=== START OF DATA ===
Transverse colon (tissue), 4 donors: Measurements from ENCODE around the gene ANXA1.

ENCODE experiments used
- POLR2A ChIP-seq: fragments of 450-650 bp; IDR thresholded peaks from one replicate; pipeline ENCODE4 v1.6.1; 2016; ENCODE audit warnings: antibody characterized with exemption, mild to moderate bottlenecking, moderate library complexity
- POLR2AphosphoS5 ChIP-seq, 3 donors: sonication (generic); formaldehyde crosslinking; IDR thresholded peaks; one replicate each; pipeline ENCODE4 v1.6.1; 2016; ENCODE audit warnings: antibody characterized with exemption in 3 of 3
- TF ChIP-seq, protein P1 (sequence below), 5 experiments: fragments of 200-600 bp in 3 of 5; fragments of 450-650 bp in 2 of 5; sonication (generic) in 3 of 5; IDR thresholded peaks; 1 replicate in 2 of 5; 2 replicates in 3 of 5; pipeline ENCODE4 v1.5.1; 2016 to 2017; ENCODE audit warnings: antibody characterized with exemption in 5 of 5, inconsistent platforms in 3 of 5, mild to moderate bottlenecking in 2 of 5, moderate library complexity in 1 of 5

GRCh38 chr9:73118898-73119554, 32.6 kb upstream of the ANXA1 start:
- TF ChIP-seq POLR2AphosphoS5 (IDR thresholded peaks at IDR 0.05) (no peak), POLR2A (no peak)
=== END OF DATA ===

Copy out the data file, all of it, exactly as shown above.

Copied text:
Transverse colon (tissue), 4 donors: Measurements from ENCODE around the gene ANXA1.

ENCODE experiments used
- POLR2A ChIP-seq: fragments of 450-650 bp; IDR thresholded peaks from one replicate; pipeline ENCODE4 v1.6.1; 2016; ENCODE audit warnings: antibody characterized with exemption, mild to moderate bottlenecking, moderate library complexity
- POLR2AphosphoS5 ChIP-seq, 3 donors: sonication (generic); formaldehyde crosslinking; IDR thresholded peaks; one replicate each; pipeline ENCODE4 v1.6.1; 2016; ENCODE audit warnings: antibody characterized with exemption in 3 of 3
- TF ChIP-seq, protein P1 (sequence below), 5 experiments: fragments of 200-600 bp in 3 of 5; fragments of 450-650 bp in 2 of 5; sonication (generic) in 3 of 5; IDR thresholded peaks; 1 replicate in 2 of 5; 2 replicates in 3 of 5; pipeline ENCODE4 v1.5.1; 2016 to 2017; ENCODE audit warnings: antibody characterized with exemption in 5 of 5, inconsistent platforms in 3 of 5, mild to moderate bottlenecking in 2 of 5, moderate library complexity in 1 of 5

GRCh38 chr9:73118898-73119554, 32.6 kb upstream of the ANXA1 start:
- TF ChIP-seq POLR2AphosphoS5 (IDR thresholded peaks at IDR 0.05) (no peak), POLR2A (no peak)